Applies to TestComplete 14.71, last modified on November 27, 2020

There are several ways to refer to objects in C++Builder applications. If you use Name Mapping in your test project, you can refer to application objects using their names specified in Name Mapping. For objects not in Name Mapping, you can use the naming syntax that directly includes identification properties and values of these objects. This topic explains both approaches.

About Object Names in the Object Browser

You can explore the object structure of the tested application in the Object Browser. Here is a sample view of the C++Builder application hierarchy displayed in the Object Browser:

A view of a C++Builder application in the object tree

Click the image to enlarge it.

Here, the Process("Orders") branch of the Sys object corresponds to your tested C++Builder application and further objects correspond to the application’s windows, controls and objects.

To refer to an individual object in a tested C++Builder application, select the needed object in the Object Browser or Object Spy. These tools display the selected object’s name above the member list. From the right-click menu, you can copy this name to the clipboard and then insert it into your test.

Copying the object name from the Object Browser

Click the image to enlarge it.

You may notice that this name is different from what you see in the object tree on the left of the Object Browser. This is because the name displayed at the top of the panel uses object aliases if they are defined, whereas the object tree uses the naming syntax that includes identification properties. The differences between the two object naming syntaxes are explained in the Addressing C++Builder Objects Using Name Mapping and Aliases and Addressing C++Builder Objects Without Name Mapping sections below.

You can also learn object names in different syntaxes by looking at the following object properties:

  • MappedName - the object’s fully-qualified alias (including aliases of all parent objects). This name is used for the object by default in your tests. Note that if the selected object is not in Name Mapping, this property is empty.

  • Name - the object name that includes its identification properties. This is the same name you see in the Object Browser’s object tree. For an explanation of this syntax, see below.

  • FullName - the object’s fully-qualified name in the syntax that includes the identification properties. This name consists of the object’s Name property value and the Names of all of its parent objects. See below.

Addressing C++Builder Objects Using Name Mapping and Aliases

By default, TestComplete uses object names from Name Mapping (the object repository) to refer to individual objects in C++Builder applications under test. These names are called aliases. When you record a test, TestComplete automatically adds recorded objects to Name Mapping and generates aliases for them.

You can see available object aliases and add new aliases in the Name Mapping editor.

Sample Name Mapping for a C++Builder application

Here, Mapped Objects and Aliases display the hierarchy of mapped objects and their aliases, respectively. The fully-qualified alias that can be used to refer to an object is displayed in the top right of the Name Mapping editor (see the image above). It starts with Aliases and includes aliases of all of the object’s parent objects separated by dots (in VBScript, JScript, Python and DelphiScript projects) or square brackets (in C++Script and C#Script projects). For example, in the image above you can see that you can refer to the ListView object using the following name:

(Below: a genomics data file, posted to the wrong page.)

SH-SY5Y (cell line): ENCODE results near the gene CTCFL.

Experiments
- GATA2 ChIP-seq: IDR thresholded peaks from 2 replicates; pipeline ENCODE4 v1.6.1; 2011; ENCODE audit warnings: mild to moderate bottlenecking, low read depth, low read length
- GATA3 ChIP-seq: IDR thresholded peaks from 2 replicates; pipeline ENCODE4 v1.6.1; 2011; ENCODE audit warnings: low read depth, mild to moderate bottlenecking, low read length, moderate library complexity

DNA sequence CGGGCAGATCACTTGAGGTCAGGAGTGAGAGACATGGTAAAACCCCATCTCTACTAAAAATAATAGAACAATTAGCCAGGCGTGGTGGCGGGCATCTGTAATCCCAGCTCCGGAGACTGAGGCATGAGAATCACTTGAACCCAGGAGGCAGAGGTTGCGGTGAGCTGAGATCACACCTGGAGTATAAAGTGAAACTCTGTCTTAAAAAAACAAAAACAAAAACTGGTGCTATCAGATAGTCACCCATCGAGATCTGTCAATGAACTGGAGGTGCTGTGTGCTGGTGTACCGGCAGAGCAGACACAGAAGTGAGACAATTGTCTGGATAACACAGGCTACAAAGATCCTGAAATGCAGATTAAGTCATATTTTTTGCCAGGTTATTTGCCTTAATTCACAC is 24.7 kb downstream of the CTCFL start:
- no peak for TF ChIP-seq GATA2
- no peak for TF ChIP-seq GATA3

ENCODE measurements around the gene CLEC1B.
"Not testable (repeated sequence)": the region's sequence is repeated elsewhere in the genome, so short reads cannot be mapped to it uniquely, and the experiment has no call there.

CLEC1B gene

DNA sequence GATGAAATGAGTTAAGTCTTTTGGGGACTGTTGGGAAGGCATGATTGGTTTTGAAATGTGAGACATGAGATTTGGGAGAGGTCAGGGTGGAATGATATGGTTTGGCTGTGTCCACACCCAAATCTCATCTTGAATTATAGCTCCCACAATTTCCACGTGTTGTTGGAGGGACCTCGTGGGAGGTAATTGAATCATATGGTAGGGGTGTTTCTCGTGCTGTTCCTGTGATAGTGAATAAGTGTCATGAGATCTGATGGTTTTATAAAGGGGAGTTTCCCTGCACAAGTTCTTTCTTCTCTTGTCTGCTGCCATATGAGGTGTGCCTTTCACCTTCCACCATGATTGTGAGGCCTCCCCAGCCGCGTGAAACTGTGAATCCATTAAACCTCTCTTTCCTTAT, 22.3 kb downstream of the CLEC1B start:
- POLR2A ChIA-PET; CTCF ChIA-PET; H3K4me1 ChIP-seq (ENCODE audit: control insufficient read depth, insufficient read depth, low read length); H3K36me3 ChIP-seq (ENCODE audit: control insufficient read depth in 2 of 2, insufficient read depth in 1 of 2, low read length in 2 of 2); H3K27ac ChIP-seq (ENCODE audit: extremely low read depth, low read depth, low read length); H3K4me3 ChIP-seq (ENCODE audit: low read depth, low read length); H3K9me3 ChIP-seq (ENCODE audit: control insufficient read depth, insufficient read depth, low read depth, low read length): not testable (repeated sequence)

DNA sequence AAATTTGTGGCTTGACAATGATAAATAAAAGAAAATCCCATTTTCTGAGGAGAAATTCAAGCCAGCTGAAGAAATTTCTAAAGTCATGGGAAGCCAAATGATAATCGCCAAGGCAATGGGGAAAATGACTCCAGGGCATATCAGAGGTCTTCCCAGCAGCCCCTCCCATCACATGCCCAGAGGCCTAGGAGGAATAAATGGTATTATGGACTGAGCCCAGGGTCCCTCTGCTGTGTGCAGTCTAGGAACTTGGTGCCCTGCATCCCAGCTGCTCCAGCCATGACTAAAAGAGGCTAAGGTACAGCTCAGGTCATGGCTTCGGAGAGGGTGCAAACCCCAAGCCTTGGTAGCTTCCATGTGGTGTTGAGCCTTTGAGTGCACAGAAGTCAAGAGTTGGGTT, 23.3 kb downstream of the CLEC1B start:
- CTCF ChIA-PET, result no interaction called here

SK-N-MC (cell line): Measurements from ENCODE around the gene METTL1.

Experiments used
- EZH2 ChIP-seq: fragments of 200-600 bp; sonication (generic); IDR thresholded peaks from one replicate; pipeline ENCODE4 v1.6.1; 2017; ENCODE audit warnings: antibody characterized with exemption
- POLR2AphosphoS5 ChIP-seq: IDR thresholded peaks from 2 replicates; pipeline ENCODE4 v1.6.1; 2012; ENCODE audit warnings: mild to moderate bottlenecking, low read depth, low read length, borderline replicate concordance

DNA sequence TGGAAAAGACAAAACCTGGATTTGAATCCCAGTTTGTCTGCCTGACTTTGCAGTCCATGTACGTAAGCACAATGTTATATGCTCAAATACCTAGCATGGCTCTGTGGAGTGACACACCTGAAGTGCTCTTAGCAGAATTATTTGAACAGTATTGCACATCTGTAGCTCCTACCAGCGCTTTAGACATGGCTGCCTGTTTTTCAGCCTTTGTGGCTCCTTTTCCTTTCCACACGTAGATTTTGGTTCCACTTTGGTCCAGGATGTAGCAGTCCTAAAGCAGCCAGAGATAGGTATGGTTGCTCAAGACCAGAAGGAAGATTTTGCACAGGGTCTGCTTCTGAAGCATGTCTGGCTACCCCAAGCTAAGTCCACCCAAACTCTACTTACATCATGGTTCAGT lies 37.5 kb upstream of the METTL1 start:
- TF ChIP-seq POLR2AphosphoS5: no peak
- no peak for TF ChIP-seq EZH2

JavaScript, JScript

Aliases.Orders.ListView

Python

Aliases.Orders.ListView

VBScript

Aliases.Orders.ListView

DelphiScript

Aliases.Orders.ListView

C++Script, C#Script

Aliases["Orders"]["ListView"]

You can copy object aliases from the Name Mapping editor to the clipboard and use them when manually adding test operations with the tested application’s objects.

The following example shows a sample item selection operation on the ListView control specified by an alias:

A keyword test operation over a C++Builder object addressed using its alias
Note: For simplicity, keyword tests do not display the Aliases identifier at the beginning of object aliases.

Also, keyword tests may not display intermediate objects in the application’s object hierarchy. To view the full name of an operation’s target object, double-click the operation or increase the Maximum depth option in Keyword Test Editor - Groups options.

JavaScript, JScript

Aliases.Orders.ListView.ClickItem("Samuel Clemens", 0);

Python

Aliases.Orders.ListView.ClickItem("Samuel Clemens", 0);

VBScript

Call Aliases.Orders.ListView.ClickItem("Samuel Clemens", 0)

DelphiScript

Aliases.Orders.ListView.ClickItem('Samuel Clemens', 0);

C++Script, C#Script

Aliases["Orders"]["ListView"]["ClickItem"]("Samuel Clemens", 0);

Note that the fully-qualified mapped name for this object is as follows:

JavaScript, JScript

NameMapping.Sys.Orders.MainForm.ListView

Python

NameMapping.Sys.Orders.MainForm.ListView

VBScript

NameMapping.Sys.Orders.MainForm.ListView

DelphiScript

NameMapping.Sys.Orders.MainForm.ListView

C++Script, C#Script

NameMapping["Sys"]["Orders"]["MainForm"]["ListView"]

Since the MainForm object is of no interest for our test, we exclude it from the path to the ListView object in the Alias tree, so the object hierarchy becomes shorter. Using aliases lets you make your scripts shorter and more readable.

For more information about using Name Mapping and aliases, see Name Mapping and Access Objects by Aliases.

Addressing C++Builder Objects Without Name Mapping

Your tests can work not only with applications and objects added to Name Mapping, but also with any other running applications, their windows and controls. These objects can be addressed using syntax that directly includes identification property values.